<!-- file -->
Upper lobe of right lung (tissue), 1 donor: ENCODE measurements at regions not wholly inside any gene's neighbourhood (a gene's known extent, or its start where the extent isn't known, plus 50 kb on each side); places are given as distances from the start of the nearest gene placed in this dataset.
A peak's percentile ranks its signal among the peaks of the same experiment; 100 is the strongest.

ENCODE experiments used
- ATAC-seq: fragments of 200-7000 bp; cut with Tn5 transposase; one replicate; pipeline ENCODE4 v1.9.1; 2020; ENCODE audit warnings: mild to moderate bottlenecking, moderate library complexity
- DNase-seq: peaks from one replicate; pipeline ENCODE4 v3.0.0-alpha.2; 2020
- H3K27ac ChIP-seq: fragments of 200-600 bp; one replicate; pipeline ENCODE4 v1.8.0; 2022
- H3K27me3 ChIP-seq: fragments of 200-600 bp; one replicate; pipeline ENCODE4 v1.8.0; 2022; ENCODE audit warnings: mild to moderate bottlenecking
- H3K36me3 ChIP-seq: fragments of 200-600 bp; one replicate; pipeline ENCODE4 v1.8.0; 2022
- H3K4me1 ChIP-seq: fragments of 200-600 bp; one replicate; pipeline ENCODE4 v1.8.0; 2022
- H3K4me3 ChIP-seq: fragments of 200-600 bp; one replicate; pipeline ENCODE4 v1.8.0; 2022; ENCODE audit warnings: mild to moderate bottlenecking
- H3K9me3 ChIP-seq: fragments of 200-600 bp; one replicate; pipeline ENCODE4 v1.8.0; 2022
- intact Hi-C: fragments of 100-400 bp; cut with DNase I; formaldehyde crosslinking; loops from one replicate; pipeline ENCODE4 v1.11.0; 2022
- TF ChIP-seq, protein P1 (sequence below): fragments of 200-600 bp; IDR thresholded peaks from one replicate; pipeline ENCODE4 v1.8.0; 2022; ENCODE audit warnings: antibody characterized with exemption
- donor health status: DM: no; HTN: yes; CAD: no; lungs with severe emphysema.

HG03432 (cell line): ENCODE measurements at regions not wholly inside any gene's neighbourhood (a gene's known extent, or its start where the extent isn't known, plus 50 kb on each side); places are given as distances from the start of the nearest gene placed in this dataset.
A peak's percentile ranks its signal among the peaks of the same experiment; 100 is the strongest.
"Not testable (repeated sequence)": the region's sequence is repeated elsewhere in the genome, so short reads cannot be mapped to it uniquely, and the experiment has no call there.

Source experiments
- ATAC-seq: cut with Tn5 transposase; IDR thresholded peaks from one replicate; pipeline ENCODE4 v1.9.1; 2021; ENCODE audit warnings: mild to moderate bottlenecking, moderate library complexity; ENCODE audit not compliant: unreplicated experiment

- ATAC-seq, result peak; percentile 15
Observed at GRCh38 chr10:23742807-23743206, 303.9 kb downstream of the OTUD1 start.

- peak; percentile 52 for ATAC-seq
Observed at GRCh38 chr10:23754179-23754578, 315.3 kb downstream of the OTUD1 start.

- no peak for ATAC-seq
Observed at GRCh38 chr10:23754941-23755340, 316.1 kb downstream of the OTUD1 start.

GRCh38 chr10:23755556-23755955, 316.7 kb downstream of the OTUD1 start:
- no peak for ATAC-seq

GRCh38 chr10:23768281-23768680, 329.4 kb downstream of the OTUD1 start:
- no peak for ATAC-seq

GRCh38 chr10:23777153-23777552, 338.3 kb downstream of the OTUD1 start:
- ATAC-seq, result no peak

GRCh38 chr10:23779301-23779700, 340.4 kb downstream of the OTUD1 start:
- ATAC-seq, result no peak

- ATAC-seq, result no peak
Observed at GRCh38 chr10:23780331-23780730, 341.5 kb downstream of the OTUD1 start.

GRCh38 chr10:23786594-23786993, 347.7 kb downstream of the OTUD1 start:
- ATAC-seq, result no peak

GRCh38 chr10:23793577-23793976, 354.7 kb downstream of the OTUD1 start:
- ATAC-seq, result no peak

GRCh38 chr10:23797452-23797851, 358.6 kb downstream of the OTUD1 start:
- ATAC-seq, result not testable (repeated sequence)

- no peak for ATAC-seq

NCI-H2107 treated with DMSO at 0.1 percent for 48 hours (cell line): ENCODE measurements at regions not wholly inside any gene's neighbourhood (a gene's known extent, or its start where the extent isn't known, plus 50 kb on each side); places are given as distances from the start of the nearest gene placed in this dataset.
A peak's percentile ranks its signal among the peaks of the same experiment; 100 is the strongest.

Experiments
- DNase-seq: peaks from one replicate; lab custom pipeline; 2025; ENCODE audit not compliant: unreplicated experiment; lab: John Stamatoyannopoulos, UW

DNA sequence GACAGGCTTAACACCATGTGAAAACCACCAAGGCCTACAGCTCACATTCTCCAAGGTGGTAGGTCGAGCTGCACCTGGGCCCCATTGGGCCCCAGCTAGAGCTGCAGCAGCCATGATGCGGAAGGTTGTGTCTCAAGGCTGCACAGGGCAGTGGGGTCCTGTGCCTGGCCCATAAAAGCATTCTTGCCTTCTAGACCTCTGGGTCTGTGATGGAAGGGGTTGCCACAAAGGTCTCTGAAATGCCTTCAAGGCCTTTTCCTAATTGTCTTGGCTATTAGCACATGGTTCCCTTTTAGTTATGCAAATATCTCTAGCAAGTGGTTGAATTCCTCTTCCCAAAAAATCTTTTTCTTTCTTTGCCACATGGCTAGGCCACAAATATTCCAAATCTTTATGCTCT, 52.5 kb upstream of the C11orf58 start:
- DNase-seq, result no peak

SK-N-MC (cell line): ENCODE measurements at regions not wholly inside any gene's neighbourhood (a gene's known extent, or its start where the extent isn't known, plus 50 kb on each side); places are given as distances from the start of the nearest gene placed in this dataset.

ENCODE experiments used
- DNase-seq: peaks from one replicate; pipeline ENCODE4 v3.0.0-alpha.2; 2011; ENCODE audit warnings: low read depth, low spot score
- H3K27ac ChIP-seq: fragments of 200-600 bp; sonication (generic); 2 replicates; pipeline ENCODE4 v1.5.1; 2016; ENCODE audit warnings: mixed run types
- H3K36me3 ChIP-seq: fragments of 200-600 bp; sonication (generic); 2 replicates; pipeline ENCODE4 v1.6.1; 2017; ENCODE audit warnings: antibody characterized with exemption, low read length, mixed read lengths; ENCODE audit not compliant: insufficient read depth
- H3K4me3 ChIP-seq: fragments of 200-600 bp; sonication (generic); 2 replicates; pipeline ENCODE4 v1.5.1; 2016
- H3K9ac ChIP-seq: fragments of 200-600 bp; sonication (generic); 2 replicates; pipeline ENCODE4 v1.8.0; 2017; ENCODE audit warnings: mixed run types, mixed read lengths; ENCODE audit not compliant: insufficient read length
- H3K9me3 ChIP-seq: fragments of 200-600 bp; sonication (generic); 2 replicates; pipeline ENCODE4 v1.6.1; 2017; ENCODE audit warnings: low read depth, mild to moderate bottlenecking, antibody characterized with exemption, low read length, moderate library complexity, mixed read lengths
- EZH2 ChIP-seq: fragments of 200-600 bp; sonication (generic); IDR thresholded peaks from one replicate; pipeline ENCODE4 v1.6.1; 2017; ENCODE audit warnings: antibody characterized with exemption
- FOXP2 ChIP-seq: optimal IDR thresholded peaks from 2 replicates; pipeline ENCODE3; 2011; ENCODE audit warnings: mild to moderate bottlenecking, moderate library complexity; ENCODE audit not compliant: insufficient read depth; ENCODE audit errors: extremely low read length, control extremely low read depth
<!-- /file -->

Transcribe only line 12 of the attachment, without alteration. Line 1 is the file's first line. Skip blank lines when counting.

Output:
- intact Hi-C: fragments of 100-400 bp; cut with DNase I; formaldehyde crosslinking; loops from one replicate; pipeline ENCODE4 v1.11.0; 2022